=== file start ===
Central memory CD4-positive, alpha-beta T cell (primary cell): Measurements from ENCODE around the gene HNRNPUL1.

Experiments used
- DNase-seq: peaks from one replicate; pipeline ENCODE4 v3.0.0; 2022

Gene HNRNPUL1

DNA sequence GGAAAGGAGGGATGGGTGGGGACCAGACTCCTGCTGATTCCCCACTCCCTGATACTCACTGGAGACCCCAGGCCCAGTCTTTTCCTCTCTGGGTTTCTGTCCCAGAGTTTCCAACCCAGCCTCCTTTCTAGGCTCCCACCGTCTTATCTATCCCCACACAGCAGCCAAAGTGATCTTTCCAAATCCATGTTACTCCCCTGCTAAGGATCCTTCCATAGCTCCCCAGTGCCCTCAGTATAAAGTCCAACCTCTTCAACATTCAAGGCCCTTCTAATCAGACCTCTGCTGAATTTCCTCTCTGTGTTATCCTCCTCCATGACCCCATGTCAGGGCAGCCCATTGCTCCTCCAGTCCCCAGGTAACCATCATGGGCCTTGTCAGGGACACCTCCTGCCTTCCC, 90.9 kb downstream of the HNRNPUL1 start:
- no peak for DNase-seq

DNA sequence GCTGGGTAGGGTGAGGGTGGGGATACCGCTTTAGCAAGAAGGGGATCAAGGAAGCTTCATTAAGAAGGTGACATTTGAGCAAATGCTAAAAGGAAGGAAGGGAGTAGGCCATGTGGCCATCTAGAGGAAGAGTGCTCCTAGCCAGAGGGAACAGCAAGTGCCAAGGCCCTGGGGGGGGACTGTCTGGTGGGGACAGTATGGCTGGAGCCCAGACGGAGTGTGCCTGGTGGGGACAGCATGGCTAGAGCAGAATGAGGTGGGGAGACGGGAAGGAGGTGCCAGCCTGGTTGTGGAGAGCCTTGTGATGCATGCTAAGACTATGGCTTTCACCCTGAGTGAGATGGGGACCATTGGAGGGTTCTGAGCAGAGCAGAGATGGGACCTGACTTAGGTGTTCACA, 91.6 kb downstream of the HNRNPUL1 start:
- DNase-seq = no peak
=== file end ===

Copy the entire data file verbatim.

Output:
Central memory CD4-positive, alpha-beta T cell (primary cell): Measurements from ENCODE around the gene HNRNPUL1.

Experiments used
- DNase-seq: peaks from one replicate; pipeline ENCODE4 v3.0.0; 2022

Gene HNRNPUL1

DNA sequence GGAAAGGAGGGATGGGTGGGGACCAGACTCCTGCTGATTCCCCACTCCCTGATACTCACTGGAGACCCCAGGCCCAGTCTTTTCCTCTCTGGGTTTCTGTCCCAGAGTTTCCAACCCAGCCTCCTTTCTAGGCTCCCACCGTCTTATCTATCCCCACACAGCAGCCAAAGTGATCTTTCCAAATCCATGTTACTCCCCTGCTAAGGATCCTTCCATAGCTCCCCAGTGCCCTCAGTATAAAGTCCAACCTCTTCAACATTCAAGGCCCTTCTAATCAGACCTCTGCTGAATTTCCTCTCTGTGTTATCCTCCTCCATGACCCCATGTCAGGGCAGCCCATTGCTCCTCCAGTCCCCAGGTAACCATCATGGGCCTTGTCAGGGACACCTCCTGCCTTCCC, 90.9 kb downstream of the HNRNPUL1 start:
- no peak for DNase-seq

DNA sequence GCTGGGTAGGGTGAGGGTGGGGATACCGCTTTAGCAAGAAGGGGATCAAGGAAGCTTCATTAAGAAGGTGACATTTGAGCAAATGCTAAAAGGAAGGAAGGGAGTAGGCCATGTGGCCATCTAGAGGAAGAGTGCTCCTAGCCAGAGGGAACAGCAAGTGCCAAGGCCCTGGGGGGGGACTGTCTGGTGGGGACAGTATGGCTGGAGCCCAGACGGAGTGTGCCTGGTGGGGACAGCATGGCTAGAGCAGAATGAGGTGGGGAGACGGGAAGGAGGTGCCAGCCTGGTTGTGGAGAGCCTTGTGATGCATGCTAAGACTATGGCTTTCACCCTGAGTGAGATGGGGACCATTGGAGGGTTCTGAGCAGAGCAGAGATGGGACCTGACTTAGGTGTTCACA, 91.6 kb downstream of the HNRNPUL1 start:
- DNase-seq = no peak